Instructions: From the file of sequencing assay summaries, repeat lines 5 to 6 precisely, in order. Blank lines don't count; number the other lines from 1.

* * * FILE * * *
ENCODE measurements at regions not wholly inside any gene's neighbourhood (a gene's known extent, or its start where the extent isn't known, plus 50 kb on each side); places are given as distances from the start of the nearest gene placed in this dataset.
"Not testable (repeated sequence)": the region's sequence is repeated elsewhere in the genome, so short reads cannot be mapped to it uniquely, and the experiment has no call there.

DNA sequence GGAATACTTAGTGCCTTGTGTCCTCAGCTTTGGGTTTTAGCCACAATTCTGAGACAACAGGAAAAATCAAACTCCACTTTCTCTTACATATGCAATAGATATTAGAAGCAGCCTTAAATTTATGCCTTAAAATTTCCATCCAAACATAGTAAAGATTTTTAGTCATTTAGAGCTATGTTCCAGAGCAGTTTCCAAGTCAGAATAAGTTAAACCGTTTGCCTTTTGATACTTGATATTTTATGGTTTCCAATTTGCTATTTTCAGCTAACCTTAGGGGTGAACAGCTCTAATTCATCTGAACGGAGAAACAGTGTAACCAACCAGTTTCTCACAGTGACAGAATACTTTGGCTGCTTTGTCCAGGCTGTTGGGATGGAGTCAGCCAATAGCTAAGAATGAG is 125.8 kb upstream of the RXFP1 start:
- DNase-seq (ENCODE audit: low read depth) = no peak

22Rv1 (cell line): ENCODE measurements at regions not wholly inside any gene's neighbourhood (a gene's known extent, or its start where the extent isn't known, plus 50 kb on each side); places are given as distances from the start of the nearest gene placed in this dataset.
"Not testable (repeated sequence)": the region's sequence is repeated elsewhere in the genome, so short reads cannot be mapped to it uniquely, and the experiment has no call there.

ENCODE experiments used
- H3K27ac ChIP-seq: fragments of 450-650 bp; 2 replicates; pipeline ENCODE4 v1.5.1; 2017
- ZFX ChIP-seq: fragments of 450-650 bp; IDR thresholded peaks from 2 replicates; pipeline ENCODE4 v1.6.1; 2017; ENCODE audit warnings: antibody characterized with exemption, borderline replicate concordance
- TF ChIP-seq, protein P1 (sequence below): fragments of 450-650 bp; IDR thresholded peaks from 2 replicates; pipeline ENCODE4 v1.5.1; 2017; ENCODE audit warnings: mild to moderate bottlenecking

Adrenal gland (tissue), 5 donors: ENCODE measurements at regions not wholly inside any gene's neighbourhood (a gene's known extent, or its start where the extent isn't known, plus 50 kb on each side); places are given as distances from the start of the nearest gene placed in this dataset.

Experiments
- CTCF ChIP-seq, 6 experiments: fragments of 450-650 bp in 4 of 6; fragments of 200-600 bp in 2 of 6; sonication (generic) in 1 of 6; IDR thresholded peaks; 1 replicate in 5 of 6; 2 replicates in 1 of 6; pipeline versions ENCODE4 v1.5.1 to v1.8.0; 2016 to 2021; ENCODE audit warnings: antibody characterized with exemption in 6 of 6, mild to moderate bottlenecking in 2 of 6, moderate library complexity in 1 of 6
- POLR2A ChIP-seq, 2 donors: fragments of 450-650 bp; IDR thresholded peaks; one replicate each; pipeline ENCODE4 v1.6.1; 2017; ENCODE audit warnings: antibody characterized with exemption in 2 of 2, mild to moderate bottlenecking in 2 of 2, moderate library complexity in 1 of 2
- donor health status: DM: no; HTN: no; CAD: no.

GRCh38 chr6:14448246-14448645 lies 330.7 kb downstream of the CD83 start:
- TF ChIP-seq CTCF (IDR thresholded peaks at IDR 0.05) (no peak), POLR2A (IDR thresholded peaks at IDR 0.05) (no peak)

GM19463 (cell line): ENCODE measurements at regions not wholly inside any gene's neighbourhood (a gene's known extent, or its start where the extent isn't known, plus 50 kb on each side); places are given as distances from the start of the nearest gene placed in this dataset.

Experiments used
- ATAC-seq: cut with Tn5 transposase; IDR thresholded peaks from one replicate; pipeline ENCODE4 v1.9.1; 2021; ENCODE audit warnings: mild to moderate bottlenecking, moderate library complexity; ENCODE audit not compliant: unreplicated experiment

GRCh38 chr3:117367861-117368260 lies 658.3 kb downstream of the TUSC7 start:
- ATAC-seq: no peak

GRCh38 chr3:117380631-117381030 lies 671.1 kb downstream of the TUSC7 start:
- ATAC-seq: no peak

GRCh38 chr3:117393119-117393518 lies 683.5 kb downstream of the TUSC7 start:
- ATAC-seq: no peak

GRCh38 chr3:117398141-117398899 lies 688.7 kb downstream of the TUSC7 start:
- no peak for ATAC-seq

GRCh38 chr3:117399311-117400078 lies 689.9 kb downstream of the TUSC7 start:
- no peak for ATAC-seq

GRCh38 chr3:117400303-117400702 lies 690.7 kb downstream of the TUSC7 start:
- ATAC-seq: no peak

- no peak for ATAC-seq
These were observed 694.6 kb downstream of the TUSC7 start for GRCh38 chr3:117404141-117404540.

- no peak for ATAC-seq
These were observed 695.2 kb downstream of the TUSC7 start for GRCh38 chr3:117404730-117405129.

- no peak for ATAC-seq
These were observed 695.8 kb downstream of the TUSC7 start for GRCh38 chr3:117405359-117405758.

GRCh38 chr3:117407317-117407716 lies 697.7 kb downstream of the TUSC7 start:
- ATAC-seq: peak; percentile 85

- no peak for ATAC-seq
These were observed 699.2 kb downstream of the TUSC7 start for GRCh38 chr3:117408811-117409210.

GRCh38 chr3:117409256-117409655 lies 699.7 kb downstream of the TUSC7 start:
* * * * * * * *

22Rv1 (cell line): ENCODE measurements at regions not wholly inside any gene's neighbourhood (a gene's known extent, or its start where the extent isn't known, plus 50 kb on each side); places are given as distances from the start of the nearest gene placed in this dataset.
"Not testable (repeated sequence)": the region's sequence is repeated elsewhere in the genome, so short reads cannot be mapped to it uniquely, and the experiment has no call there.